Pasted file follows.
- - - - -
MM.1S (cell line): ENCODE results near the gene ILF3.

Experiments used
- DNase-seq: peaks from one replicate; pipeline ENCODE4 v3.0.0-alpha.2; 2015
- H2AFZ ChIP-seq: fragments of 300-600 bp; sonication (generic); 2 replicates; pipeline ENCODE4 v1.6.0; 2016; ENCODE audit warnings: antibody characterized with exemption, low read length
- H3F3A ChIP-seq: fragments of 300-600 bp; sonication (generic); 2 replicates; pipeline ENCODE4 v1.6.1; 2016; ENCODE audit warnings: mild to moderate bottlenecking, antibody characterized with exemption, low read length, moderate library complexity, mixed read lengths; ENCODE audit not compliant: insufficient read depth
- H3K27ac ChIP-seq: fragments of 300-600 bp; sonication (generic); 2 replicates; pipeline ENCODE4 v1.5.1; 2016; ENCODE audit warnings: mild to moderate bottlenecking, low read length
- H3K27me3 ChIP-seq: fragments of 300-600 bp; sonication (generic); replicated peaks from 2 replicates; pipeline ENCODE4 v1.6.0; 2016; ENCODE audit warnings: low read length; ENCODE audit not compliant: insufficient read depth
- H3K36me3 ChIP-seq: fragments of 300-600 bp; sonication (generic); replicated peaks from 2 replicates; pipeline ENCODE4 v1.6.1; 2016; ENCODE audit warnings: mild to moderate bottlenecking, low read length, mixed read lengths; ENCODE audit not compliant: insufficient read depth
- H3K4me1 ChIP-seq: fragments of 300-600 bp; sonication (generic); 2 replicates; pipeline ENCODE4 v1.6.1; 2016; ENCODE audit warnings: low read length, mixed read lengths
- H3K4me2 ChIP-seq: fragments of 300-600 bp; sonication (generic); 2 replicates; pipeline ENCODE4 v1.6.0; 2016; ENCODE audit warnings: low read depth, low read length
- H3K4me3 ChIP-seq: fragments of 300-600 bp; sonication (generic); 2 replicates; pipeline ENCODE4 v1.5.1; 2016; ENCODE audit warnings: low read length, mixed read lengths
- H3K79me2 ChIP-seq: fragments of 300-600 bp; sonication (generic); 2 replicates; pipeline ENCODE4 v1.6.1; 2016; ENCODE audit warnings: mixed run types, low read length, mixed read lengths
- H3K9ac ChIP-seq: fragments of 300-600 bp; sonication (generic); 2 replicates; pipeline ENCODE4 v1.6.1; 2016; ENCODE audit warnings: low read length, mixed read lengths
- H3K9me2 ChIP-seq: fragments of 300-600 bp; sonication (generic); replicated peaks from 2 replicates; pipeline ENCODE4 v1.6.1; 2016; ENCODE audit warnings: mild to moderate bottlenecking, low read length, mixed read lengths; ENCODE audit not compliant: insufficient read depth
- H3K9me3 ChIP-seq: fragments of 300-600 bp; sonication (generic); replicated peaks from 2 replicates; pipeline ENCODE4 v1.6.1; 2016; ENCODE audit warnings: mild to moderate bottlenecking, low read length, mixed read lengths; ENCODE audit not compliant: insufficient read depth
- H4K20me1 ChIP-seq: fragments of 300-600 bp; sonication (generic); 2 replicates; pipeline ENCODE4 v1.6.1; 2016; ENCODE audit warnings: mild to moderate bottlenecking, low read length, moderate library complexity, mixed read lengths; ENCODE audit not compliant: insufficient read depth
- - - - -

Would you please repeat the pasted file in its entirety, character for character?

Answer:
MM.1S (cell line): ENCODE results near the gene ILF3.

Experiments used
- DNase-seq: peaks from one replicate; pipeline ENCODE4 v3.0.0-alpha.2; 2015
- H2AFZ ChIP-seq: fragments of 300-600 bp; sonication (generic); 2 replicates; pipeline ENCODE4 v1.6.0; 2016; ENCODE audit warnings: antibody characterized with exemption, low read length
- H3F3A ChIP-seq: fragments of 300-600 bp; sonication (generic); 2 replicates; pipeline ENCODE4 v1.6.1; 2016; ENCODE audit warnings: mild to moderate bottlenecking, antibody characterized with exemption, low read length, moderate library complexity, mixed read lengths; ENCODE audit not compliant: insufficient read depth
- H3K27ac ChIP-seq: fragments of 300-600 bp; sonication (generic); 2 replicates; pipeline ENCODE4 v1.5.1; 2016; ENCODE audit warnings: mild to moderate bottlenecking, low read length
- H3K27me3 ChIP-seq: fragments of 300-600 bp; sonication (generic); replicated peaks from 2 replicates; pipeline ENCODE4 v1.6.0; 2016; ENCODE audit warnings: low read length; ENCODE audit not compliant: insufficient read depth
- H3K36me3 ChIP-seq: fragments of 300-600 bp; sonication (generic); replicated peaks from 2 replicates; pipeline ENCODE4 v1.6.1; 2016; ENCODE audit warnings: mild to moderate bottlenecking, low read length, mixed read lengths; ENCODE audit not compliant: insufficient read depth
- H3K4me1 ChIP-seq: fragments of 300-600 bp; sonication (generic); 2 replicates; pipeline ENCODE4 v1.6.1; 2016; ENCODE audit warnings: low read length, mixed read lengths
- H3K4me2 ChIP-seq: fragments of 300-600 bp; sonication (generic); 2 replicates; pipeline ENCODE4 v1.6.0; 2016; ENCODE audit warnings: low read depth, low read length
- H3K4me3 ChIP-seq: fragments of 300-600 bp; sonication (generic); 2 replicates; pipeline ENCODE4 v1.5.1; 2016; ENCODE audit warnings: low read length, mixed read lengths
- H3K79me2 ChIP-seq: fragments of 300-600 bp; sonication (generic); 2 replicates; pipeline ENCODE4 v1.6.1; 2016; ENCODE audit warnings: mixed run types, low read length, mixed read lengths
- H3K9ac ChIP-seq: fragments of 300-600 bp; sonication (generic); 2 replicates; pipeline ENCODE4 v1.6.1; 2016; ENCODE audit warnings: low read length, mixed read lengths
- H3K9me2 ChIP-seq: fragments of 300-600 bp; sonication (generic); replicated peaks from 2 replicates; pipeline ENCODE4 v1.6.1; 2016; ENCODE audit warnings: mild to moderate bottlenecking, low read length, mixed read lengths; ENCODE audit not compliant: insufficient read depth
- H3K9me3 ChIP-seq: fragments of 300-600 bp; sonication (generic); replicated peaks from 2 replicates; pipeline ENCODE4 v1.6.1; 2016; ENCODE audit warnings: mild to moderate bottlenecking, low read length, mixed read lengths; ENCODE audit not compliant: insufficient read depth
- H4K20me1 ChIP-seq: fragments of 300-600 bp; sonication (generic); 2 replicates; pipeline ENCODE4 v1.6.1; 2016; ENCODE audit warnings: mild to moderate bottlenecking, low read length, moderate library complexity, mixed read lengths; ENCODE audit not compliant: insufficient read depth